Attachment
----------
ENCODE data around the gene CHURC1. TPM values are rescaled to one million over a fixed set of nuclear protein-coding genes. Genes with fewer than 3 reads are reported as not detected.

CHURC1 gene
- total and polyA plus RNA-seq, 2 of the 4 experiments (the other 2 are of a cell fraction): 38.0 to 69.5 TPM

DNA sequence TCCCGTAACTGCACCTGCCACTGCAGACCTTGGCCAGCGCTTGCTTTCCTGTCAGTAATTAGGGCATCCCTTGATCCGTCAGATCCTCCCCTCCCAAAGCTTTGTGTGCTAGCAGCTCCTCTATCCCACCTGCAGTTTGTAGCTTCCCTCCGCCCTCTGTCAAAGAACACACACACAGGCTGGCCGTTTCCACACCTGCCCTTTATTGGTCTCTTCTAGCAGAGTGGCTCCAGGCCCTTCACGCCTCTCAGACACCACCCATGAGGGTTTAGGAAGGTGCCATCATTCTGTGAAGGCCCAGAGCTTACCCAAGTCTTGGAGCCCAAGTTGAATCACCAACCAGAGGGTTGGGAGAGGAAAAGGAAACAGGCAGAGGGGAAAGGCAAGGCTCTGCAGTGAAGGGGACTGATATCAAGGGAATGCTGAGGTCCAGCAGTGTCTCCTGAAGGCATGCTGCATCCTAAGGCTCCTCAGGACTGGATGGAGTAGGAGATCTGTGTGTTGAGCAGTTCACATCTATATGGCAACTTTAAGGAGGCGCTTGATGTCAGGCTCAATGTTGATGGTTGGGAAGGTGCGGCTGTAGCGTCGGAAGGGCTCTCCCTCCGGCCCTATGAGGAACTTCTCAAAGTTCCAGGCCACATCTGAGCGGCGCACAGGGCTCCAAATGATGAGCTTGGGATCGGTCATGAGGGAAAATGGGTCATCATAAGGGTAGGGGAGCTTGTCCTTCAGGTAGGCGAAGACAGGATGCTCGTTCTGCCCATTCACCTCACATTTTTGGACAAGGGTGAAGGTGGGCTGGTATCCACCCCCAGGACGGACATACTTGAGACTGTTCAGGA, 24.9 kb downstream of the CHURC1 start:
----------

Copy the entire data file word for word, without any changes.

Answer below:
ENCODE data around the gene CHURC1. TPM values are rescaled to one million over a fixed set of nuclear protein-coding genes. Genes with fewer than 3 reads are reported as not detected.

CHURC1 gene
- total and polyA plus RNA-seq, 2 of the 4 experiments (the other 2 are of a cell fraction): 38.0 to 69.5 TPM

DNA sequence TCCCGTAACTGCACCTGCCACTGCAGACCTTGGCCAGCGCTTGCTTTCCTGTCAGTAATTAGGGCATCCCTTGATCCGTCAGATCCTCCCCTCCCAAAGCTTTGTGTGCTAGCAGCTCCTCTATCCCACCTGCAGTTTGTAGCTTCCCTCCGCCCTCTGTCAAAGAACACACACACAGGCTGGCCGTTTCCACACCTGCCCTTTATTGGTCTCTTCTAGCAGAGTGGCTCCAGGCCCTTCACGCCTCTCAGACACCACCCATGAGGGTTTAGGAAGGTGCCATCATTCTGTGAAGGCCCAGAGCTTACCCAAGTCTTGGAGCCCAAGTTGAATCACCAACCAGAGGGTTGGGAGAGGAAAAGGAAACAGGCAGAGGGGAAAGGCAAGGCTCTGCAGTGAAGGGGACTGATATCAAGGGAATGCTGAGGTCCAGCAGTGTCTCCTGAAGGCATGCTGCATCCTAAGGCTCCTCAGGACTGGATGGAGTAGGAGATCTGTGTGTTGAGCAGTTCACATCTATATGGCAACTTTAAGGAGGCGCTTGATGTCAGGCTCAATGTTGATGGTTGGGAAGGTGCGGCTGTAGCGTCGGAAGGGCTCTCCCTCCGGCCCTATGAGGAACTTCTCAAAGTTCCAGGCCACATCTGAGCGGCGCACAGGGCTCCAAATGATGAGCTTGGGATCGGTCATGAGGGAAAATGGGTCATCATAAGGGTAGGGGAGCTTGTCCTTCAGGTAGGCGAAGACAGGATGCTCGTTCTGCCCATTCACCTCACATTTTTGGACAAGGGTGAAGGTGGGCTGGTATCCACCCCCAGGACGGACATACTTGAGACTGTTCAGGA, 24.9 kb downstream of the CHURC1 start: